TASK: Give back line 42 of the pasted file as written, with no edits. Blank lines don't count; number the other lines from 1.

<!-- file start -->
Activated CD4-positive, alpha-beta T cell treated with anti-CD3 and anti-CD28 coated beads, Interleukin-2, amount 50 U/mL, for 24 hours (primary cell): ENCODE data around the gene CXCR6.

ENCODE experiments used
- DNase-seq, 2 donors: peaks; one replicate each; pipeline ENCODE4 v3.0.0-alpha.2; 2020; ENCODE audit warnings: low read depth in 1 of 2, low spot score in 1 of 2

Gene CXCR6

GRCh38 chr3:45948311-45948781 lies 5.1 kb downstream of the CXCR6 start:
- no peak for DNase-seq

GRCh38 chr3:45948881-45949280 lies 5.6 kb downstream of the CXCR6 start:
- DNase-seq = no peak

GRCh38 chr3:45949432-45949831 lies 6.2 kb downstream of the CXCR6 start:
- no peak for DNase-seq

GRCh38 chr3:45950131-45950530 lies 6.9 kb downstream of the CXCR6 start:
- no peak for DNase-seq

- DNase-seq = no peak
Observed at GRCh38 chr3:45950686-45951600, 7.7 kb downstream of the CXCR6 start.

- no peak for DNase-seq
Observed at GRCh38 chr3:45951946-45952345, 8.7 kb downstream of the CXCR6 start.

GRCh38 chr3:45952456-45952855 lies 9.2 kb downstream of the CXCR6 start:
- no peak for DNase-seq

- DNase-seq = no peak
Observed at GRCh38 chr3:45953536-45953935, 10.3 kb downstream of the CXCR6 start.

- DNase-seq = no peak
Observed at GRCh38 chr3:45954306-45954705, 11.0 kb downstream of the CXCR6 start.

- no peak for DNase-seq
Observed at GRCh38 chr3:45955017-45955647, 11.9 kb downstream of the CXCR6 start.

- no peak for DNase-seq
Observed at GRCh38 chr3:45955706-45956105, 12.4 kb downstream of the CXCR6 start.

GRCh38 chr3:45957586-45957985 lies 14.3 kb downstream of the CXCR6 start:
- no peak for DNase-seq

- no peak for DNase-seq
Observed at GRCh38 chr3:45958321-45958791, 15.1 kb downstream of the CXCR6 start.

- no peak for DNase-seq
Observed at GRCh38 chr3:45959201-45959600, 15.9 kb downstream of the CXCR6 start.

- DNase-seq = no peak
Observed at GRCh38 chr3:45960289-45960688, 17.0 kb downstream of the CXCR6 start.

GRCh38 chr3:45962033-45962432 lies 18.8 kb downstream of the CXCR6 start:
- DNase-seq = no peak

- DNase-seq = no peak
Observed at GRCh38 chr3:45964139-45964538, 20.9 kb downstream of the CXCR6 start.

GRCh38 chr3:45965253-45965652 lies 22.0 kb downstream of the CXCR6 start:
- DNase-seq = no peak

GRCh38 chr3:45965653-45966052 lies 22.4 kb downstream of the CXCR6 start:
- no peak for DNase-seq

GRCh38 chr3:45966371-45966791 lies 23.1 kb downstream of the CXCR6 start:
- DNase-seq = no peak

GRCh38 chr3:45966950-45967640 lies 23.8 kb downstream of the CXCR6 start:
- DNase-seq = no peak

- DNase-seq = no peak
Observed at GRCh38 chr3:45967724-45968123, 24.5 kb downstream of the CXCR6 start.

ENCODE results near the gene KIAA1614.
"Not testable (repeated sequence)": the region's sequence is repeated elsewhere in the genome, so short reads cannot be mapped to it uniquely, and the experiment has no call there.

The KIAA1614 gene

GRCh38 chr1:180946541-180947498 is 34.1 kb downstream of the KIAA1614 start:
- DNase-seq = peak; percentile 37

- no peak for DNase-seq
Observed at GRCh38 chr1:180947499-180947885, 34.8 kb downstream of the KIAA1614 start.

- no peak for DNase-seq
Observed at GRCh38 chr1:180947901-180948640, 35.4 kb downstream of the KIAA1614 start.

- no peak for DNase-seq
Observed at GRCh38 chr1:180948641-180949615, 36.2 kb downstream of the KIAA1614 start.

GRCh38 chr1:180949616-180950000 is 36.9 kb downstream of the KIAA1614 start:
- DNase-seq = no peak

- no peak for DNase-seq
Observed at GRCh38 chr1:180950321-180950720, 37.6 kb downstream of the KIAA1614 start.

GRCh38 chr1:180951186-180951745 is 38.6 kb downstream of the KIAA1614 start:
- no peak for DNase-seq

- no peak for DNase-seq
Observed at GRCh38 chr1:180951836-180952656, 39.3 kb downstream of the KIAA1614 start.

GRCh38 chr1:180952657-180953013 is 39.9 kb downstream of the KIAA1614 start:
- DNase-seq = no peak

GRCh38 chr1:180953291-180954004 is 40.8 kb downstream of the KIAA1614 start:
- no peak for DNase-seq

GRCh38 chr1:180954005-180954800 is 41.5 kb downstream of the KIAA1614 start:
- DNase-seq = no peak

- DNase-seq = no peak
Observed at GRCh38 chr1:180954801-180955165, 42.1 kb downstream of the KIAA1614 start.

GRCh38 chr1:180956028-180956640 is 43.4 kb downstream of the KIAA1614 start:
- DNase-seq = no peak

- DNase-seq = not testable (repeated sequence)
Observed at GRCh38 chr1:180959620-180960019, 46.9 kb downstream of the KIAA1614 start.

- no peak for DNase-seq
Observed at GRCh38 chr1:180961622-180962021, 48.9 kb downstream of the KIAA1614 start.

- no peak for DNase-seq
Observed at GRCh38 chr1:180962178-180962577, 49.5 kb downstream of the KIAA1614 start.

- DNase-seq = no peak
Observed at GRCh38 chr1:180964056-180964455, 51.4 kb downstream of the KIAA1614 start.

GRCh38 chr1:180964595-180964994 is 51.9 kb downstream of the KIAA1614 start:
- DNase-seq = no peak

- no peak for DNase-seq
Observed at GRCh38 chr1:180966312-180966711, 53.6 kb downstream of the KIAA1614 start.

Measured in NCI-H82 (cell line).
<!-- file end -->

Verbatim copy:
- no peak for DNase-seq